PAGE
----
Here was my comment, and responses to my comment:
I wanted to respond, but also give some tangible examples of how BDRs/SDRs can give and be an asset. So this blog post is about how as a prospector, you can be an asset to a prospect.
Ok…so continuing right out of the comments, here is the long outside the box answer.
Every professional can be an asset to another professional regardless of whether they are a BDR or not. A BDR/SDR should be the specialist at becoming an asset to their prospects. The best BDRs/SDRs know how to take more than give.
There are all kinds of ways to be an asset to your prospect. The biggest is giving a prospect access. That’s access to a the BDR’s company, the company’s products, services, expertise, and content.
A prospect may not care about white papers or case studies…but isn’t just that. A prospect usually is head down working on their own projects and don’t have time to keep the beat on their industry. That’s where a BDR can bridge that gap and help them out.
Back at Dyn, Dyn’s Director of Deliverability, Steve Wheeler was amazing at helping prospects understand why their emails weren’t getting delivered. He didn’t prospect, but he helped the BDR team all the time. We even evangelized his helpfulness with a quick knock off the infamous [Most Interesting Man in the World Ad Campaign.](https://en.wikipedia.org/wiki/TheMost_Interesting_Man_in_the_World)_
At LeadIQ for example, if my BDRs have someone who is struggling to figure out their sales stack, our former Director of Sales, Cole Fox tried tons of sales tools. We’d work deals together, and if I asked Cole for a good email prospecting tool, he knows 10 off the top of his head and how they are all different.
Cole (right) and I are the AA-ISP’s Leadership Summit last year.
He always had a beat on the new tools and how they are all different. If one of those things ends up being something related to LeadIQ, it makes the opportunity a slam dunk for us, and proves that our BDR can be an asset to that prospect. If that prospect isn’t ready to look at us, no big deal. The relationship has started, and when they are ready, they’ll come to us first over our competition.
As a prospector, especially at bigger companies, you have an amazing amount of untapped resources of wisdom from others at your company. Companies are just a collection of talent, and that talent has wisdom. It’s important for a BDR to network internally and know who they can go to for things occasionally, while gaining wisdom themselves. That’s another asset. Learn your industries you sell into. Read business news, and stay on the beat for your prospect.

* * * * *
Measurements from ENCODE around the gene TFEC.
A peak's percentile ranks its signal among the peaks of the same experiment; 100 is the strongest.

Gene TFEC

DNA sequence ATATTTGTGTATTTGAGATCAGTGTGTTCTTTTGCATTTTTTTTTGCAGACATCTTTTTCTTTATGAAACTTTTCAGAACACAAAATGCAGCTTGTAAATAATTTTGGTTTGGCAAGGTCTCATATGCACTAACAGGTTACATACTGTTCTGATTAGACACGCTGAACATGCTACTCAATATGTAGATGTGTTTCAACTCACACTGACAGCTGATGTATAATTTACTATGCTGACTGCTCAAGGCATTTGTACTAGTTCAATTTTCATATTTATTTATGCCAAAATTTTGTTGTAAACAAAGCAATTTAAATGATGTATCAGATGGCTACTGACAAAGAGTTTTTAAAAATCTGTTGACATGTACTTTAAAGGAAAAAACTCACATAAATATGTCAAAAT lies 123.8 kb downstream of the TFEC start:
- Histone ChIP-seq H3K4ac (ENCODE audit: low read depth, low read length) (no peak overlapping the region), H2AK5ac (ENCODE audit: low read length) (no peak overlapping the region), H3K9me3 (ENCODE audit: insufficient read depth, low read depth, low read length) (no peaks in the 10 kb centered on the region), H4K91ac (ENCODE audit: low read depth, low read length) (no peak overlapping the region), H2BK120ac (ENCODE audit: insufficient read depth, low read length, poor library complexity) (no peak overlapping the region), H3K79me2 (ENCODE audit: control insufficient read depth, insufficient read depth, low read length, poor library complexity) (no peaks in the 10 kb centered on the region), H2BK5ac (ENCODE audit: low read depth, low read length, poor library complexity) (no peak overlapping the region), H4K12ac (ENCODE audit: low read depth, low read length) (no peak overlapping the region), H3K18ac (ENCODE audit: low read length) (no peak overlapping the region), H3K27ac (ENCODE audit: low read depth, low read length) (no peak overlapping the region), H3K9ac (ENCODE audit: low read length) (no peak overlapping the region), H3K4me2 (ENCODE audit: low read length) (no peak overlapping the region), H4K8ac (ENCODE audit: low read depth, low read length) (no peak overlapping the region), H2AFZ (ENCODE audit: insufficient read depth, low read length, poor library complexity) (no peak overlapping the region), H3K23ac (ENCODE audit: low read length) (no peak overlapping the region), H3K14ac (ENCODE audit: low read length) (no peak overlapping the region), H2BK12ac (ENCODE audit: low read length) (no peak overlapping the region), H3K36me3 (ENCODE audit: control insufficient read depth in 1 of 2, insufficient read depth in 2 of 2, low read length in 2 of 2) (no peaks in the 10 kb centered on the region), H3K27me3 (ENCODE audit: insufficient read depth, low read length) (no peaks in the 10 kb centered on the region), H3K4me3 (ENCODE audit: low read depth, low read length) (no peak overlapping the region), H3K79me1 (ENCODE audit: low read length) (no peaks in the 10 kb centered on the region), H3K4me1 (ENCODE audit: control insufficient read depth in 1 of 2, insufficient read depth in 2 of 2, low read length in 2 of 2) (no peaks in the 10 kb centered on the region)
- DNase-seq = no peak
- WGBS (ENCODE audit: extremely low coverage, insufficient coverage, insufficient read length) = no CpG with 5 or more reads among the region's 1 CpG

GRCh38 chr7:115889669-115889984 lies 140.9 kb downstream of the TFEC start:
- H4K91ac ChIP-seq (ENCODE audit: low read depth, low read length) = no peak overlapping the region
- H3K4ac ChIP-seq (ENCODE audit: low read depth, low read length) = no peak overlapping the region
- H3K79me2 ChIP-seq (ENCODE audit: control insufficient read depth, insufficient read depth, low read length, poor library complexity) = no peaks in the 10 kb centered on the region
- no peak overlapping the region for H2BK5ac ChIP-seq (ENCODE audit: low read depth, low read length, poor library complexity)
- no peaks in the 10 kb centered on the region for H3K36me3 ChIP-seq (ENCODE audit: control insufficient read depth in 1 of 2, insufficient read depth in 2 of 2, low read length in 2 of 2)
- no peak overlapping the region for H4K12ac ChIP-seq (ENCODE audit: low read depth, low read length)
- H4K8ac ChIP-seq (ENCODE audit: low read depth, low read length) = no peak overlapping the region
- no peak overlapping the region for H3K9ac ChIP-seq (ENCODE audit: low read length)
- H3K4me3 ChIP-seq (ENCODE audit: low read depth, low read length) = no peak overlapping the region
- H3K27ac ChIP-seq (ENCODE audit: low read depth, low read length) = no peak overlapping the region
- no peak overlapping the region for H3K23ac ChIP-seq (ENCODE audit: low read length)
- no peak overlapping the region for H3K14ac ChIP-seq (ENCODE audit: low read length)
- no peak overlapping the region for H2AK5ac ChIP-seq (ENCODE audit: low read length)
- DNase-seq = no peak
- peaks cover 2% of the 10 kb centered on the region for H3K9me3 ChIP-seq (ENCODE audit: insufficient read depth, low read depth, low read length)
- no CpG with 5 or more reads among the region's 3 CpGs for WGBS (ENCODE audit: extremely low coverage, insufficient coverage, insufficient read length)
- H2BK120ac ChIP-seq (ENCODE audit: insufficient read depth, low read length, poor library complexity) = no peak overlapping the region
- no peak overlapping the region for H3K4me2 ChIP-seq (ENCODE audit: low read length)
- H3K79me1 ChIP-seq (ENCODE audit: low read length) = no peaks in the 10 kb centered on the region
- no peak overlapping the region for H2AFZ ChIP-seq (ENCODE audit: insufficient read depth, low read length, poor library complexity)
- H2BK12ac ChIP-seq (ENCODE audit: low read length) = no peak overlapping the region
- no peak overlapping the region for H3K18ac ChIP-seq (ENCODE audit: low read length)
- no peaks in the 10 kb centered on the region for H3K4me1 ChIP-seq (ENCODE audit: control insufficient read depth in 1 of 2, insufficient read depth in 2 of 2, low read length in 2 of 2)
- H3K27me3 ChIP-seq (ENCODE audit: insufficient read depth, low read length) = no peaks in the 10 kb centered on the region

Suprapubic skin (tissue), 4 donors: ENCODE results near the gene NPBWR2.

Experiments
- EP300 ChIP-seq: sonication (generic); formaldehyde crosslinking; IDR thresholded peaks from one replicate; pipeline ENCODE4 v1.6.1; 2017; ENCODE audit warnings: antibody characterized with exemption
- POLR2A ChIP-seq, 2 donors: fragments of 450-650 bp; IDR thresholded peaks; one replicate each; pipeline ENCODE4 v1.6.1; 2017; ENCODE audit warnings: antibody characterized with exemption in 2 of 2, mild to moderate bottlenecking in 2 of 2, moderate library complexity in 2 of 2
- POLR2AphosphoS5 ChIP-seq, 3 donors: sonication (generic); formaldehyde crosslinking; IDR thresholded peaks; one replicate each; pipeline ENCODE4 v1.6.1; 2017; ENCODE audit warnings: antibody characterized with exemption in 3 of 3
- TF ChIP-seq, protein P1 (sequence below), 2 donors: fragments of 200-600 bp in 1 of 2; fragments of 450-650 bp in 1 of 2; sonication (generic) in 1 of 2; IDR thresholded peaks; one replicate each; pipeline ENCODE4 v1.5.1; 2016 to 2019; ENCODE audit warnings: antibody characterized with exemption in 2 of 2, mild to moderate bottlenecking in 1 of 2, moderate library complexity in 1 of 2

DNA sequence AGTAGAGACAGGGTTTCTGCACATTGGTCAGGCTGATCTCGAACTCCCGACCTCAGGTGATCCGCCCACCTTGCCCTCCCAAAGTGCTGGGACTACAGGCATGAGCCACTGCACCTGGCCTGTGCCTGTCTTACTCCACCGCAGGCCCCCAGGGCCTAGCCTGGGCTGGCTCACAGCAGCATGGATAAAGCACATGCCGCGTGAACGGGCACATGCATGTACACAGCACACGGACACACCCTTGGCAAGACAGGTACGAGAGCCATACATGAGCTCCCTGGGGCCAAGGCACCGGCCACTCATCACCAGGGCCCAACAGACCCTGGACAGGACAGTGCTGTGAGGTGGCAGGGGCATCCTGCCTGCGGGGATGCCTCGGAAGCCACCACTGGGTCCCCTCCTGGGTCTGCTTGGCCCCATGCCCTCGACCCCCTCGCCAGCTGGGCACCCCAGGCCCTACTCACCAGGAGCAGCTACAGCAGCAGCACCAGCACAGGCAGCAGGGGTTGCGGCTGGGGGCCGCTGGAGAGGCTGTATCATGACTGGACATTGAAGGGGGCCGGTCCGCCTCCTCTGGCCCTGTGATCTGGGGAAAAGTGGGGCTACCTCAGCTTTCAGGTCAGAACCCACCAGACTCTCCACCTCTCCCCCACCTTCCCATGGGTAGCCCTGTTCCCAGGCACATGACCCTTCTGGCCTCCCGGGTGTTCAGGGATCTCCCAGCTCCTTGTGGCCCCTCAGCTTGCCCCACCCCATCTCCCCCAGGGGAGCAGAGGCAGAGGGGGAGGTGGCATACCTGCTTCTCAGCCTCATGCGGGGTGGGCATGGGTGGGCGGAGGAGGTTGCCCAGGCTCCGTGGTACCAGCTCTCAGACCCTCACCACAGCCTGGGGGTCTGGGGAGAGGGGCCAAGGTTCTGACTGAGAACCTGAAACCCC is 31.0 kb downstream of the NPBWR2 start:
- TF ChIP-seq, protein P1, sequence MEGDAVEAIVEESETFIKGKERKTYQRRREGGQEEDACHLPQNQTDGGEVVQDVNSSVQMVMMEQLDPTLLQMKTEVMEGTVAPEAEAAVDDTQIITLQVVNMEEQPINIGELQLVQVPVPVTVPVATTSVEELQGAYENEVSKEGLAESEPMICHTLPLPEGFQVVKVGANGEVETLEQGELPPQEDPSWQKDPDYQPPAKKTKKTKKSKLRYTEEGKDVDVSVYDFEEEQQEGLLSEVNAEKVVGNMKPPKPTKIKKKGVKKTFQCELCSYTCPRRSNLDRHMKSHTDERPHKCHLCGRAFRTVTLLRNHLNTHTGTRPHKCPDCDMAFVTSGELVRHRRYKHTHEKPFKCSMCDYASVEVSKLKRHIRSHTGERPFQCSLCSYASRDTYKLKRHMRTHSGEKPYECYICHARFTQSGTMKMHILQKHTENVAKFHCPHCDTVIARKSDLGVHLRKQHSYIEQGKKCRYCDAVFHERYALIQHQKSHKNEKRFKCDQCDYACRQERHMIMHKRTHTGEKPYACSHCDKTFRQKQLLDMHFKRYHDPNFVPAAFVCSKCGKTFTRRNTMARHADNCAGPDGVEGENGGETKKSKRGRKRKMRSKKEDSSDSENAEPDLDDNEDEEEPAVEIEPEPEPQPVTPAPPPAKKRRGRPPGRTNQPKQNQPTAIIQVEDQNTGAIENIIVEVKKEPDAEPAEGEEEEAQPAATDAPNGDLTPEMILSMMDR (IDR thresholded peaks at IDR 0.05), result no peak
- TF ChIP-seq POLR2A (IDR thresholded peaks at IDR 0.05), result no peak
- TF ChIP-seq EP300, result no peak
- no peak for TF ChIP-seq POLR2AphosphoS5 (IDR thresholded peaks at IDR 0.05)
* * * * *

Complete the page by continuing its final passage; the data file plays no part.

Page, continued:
Another thing that a BDR/SDR can provide that adds value is entertainment. I know… I know …you are all gonna say “that’s not professional…you don’t want to waste your prospect’s time” ..but the truth is, the average employee at a company only stays at a company for 17 months.
As much as we all assume we are driving toward world domination, the truth is, many of your prospects aren’t.
That means that within two fiscal years of going after an account, the prospect you are emailing/calling likely isn’t happy with their job. They don’t care about it, or they have one foot out the door and are looking elsewhere. If you can entertain your prospect with your outreach and make them feel wanted, it can give them an escape. Booking a meeting with you because you provide them with friendship, entertainment, and also your company’s value is real, and another way you can be an asset.
How many of you read a news article today, or watched a funny on YouTube video someone shared? It’s the same thing. As much as we all assume we are driving toward world domination, the truth is, many of your prospects aren’t.
Those who follow our work know about campaigns like these that I’ve done that provided entertainment:
They provided an escape for people, and produced a crazy reply rate because of it.
The last example of being an asset that comes to my mind is the BDR/SDR’s network. Remember that job stat I dropped about people changing jobs every 17 months? If you are a BDR and you wanna give and give and give…help your prospects when they are hiring.
Many times, the hiring manager at a company is also the decision maker on products and services. Share jobs they post, check in with them and ask them if they want some help promoting anything they have going on. You likely know people that would be good on their team if you sell to those in a similar function they are hiring for.
If you sell to marketers, call them and say “Hey..any cool webinars in the horizon I can share to help you out?” …email them and offer your social currency to stand out
We are all vain creatures. BDRs/SDRs should help be the soapbox that promotes your prospects. It could potentially also offer some great content for your other prospects as well.
There are other examples too, but all these things can be done over cold email and cold calling. An account executive doesn’t have time to do all these things and still bring in new deals.
If you offer help, follow up on your help. Don’t sell out and try and take. Try and see if you can convince your prospect to come up with the idea of checking out your service or product.
If people just prospect like they are going to be in touch with the person forever, the quality of the relationships will go up. Prospects who aren’t interested now will still refer you business as well as long as you work hard to be an asset for them.
This blog post first appeared on Ryan’s Linkedin Profile.